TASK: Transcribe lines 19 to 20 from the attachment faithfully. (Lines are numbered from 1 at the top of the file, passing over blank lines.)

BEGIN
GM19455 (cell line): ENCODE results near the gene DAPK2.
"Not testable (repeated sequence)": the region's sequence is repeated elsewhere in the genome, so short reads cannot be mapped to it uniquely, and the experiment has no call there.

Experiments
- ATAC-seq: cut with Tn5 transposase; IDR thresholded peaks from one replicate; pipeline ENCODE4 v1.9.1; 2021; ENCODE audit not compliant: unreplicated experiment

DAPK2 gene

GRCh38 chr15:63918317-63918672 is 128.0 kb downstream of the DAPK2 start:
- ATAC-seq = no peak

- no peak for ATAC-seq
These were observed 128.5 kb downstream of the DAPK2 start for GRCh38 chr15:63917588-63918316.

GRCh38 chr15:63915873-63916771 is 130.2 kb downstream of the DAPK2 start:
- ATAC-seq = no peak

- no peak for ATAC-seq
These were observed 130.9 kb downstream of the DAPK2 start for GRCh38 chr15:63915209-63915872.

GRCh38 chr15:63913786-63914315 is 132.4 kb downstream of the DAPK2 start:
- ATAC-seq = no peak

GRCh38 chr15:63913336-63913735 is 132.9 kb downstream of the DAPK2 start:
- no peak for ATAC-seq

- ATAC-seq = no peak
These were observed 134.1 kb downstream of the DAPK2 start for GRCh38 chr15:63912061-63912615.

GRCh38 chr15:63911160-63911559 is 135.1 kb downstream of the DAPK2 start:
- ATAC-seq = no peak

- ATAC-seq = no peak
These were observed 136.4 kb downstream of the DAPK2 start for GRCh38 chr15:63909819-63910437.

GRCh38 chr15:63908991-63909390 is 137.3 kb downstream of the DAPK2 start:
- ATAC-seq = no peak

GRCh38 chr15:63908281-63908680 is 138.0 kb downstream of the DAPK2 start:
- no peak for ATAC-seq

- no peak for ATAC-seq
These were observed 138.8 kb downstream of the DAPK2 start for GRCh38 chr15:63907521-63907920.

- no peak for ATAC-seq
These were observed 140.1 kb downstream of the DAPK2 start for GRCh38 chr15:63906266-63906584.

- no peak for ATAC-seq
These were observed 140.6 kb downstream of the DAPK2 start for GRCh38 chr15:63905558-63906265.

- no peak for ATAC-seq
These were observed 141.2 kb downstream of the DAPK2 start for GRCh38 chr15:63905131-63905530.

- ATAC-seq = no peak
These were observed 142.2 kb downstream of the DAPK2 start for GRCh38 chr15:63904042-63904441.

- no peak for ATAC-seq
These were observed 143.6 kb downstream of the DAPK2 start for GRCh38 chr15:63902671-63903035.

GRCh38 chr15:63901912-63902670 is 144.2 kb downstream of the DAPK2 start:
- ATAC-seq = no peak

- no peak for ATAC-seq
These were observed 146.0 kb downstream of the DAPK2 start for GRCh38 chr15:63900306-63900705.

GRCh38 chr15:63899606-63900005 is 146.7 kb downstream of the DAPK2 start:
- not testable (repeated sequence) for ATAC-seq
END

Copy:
These were observed 134.1 kb downstream of the DAPK2 start for GRCh38 chr15:63912061-63912615.

GRCh38 chr15:63911160-63911559 is 135.1 kb downstream of the DAPK2 start: